>> For what it's worth, the high level abstraction you put forward is 
>> pretty much what I believe the rtcweb group sees as the problem 
>> space:  plumb a local media source or application data stream so that 
>> it is played out/used locally or sent across a network to a peer, who 
>> must then be able to use it in a way understood by the application.
>>
>> But, as the case is so often, there are many details, and some have 
>> them have devilled us a long while.   Making sure you are talking to 
>> someone who is willing to listen, for example, involved using the ICE 
>> mechanisms to establish consent freshness.   That may well mean we 
>> have to use ICE even when IPv6 or un-natted candidate addresses are 
>> available.   The local media source's output must be encoded in a way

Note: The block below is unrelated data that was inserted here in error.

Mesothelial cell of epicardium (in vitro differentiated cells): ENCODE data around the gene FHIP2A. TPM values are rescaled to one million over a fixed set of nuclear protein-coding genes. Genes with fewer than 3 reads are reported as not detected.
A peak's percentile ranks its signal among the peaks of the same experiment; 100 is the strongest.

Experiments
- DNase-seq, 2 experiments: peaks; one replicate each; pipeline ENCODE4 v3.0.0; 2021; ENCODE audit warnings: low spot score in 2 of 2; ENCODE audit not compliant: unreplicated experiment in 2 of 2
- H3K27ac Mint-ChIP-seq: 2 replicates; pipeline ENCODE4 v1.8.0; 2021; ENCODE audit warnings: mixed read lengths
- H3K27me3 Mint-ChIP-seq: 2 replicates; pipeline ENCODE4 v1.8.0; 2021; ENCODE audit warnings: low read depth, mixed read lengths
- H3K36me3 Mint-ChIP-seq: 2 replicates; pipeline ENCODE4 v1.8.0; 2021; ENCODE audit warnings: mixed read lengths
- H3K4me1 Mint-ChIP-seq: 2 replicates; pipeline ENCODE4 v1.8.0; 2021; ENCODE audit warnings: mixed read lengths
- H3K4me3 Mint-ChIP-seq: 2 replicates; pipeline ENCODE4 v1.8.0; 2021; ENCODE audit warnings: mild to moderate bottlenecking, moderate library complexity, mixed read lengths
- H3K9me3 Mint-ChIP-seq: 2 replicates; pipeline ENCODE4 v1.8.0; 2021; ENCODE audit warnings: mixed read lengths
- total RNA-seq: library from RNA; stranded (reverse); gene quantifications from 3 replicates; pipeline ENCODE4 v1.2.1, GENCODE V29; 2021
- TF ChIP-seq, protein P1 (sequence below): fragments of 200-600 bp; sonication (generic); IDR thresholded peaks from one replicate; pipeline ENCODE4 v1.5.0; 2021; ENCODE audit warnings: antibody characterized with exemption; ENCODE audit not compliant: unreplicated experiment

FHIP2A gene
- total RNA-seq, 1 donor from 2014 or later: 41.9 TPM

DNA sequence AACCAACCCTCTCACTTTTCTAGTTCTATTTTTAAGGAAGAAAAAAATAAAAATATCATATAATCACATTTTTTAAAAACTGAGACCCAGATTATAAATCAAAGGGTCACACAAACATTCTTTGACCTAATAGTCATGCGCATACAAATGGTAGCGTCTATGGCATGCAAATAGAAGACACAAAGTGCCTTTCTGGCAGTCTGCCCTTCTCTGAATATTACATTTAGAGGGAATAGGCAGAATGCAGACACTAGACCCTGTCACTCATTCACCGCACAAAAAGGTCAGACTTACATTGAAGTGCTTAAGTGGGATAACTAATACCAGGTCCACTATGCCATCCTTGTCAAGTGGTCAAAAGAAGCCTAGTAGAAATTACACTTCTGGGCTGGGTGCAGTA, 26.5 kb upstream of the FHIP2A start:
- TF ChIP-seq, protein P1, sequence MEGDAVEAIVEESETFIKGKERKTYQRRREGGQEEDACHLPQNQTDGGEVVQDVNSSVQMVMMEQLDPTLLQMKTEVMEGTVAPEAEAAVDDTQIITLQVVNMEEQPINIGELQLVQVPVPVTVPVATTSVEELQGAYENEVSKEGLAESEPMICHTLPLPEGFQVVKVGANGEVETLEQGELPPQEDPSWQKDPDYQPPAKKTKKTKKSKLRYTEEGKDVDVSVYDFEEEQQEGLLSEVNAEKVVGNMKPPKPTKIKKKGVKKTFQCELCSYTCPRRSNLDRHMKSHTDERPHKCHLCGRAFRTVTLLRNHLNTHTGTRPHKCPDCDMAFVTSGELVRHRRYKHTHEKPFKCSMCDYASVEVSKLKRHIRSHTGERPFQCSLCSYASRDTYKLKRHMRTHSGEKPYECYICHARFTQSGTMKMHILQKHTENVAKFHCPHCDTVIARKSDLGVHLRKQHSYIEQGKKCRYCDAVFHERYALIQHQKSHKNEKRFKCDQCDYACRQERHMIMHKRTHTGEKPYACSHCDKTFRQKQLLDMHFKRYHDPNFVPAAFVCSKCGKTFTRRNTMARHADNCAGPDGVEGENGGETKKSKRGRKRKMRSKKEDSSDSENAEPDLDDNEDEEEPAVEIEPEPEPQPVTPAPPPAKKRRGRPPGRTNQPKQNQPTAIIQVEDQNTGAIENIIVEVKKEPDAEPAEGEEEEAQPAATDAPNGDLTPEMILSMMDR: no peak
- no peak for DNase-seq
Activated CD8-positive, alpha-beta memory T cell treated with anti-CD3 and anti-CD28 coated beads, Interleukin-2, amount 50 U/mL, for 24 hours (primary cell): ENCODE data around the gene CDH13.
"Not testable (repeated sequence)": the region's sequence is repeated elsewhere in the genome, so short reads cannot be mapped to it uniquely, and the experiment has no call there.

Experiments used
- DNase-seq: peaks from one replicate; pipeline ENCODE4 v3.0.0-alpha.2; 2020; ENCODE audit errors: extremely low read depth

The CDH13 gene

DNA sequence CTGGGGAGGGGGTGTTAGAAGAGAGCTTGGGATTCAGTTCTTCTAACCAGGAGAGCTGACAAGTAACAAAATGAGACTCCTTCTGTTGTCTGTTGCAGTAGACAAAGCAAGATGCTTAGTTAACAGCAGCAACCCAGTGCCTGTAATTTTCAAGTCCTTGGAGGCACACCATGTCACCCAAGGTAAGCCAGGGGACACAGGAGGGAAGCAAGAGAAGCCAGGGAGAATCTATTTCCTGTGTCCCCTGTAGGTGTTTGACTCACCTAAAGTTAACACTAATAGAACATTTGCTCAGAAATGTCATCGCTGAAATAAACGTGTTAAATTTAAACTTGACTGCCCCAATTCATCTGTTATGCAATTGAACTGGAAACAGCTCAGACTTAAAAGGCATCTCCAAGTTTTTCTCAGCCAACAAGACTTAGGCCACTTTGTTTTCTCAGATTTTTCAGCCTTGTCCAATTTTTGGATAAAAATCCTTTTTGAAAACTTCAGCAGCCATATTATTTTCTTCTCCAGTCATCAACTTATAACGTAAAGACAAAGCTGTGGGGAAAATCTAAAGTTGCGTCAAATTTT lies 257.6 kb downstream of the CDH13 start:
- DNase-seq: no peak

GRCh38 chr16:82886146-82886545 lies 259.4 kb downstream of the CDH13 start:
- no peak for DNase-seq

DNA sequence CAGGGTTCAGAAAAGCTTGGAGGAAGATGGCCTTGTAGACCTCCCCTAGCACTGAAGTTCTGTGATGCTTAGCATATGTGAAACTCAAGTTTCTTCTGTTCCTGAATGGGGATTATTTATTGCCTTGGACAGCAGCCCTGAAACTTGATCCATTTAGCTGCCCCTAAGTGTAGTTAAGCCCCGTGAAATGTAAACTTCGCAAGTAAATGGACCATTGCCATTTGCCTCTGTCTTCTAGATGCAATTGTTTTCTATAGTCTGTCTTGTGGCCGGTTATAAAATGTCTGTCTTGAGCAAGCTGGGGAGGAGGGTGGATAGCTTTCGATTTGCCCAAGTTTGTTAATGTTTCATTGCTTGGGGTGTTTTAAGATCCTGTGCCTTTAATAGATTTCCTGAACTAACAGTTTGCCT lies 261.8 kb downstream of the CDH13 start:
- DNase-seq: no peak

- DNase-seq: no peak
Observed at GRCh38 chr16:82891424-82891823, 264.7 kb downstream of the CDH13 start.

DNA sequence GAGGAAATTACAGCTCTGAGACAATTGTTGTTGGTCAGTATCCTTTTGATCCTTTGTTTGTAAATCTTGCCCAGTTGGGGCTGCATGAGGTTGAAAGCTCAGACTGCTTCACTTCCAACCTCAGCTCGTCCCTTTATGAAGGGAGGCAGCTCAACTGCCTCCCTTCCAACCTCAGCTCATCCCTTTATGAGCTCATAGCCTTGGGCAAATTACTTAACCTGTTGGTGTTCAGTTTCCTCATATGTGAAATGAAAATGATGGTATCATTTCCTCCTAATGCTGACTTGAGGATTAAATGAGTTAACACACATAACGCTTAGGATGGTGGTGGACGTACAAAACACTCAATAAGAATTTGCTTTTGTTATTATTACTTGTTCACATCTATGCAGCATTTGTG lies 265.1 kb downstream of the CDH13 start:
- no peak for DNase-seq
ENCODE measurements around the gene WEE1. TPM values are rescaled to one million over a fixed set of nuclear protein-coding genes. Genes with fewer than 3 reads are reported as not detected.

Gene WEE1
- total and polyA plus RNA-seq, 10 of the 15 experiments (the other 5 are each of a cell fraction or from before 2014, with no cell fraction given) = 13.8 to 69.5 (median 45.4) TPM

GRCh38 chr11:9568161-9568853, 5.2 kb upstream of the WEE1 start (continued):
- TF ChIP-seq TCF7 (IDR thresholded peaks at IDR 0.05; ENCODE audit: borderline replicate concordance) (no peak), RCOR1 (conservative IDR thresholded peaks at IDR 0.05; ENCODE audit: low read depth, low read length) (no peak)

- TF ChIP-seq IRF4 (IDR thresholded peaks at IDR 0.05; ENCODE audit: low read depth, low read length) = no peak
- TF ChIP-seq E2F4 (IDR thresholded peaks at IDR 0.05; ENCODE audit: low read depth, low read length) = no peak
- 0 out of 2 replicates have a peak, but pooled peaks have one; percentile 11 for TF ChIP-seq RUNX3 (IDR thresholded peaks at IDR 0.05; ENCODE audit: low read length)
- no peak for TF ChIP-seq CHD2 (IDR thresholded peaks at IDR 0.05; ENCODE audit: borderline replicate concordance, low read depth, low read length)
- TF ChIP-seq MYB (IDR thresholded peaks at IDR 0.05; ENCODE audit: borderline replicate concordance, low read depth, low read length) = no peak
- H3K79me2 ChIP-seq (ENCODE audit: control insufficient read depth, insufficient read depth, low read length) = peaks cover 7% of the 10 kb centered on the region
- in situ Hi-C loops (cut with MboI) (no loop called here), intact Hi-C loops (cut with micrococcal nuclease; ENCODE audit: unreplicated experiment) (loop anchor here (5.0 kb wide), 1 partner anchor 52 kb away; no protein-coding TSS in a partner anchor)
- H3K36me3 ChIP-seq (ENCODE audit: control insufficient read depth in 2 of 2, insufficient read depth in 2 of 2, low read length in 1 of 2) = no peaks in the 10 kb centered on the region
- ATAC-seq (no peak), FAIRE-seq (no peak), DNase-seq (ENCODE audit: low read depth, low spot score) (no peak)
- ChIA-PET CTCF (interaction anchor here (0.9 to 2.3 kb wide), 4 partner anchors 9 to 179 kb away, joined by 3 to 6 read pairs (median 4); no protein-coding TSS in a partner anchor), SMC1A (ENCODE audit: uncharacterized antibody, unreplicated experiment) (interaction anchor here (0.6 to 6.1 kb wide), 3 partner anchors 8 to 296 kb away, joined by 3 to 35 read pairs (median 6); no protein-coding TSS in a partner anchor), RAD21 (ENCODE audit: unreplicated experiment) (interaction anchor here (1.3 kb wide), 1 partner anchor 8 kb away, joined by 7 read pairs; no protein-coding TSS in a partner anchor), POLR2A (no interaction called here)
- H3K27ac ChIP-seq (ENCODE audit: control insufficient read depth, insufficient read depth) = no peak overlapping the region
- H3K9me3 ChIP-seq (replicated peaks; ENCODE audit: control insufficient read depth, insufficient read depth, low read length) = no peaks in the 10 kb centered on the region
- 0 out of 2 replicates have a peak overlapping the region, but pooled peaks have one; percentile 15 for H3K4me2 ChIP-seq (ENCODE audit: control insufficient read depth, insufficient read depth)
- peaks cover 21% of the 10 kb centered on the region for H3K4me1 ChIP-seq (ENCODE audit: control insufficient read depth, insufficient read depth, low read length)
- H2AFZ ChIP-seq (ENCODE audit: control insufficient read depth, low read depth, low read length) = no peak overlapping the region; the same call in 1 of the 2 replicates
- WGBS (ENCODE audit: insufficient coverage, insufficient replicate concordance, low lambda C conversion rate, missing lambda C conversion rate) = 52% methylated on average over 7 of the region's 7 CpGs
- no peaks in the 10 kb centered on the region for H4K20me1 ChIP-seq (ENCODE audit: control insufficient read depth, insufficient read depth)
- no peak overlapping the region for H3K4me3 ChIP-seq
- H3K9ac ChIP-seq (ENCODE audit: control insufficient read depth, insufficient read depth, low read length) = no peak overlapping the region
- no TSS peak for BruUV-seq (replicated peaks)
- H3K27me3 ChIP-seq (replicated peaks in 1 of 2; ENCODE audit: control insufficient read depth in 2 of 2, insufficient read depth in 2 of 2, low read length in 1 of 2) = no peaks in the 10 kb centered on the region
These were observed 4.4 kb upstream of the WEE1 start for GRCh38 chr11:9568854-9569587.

>> so that it is understood by the entity playing it out; that either 
>> means picking a single method for that encoding, setting up a 
>> negotiation mechanism, or losing some significant period of time.  
>> That's given rise to long discussions of codec licensing.  Sending 
>> out the stream to a remote party necessarily involves putting the 
>> results of the encoding into a series of packets on the wire in a 
>> format that is sufficiently likely to get past NATs and Firewalls 
>> (possibly with the help of ICE) that the application works.  That got 
>> us RTP over UDP and RTCP, which incidentally got us at least a vague 
>> promise that we'd be able to handle the worst effects of congestion 
>> (but also caused us to set up a working group to find something 
>> better).  The list of details engendered by those choices is, in 
>> other words,  almost as long and equally equal devilling.
>>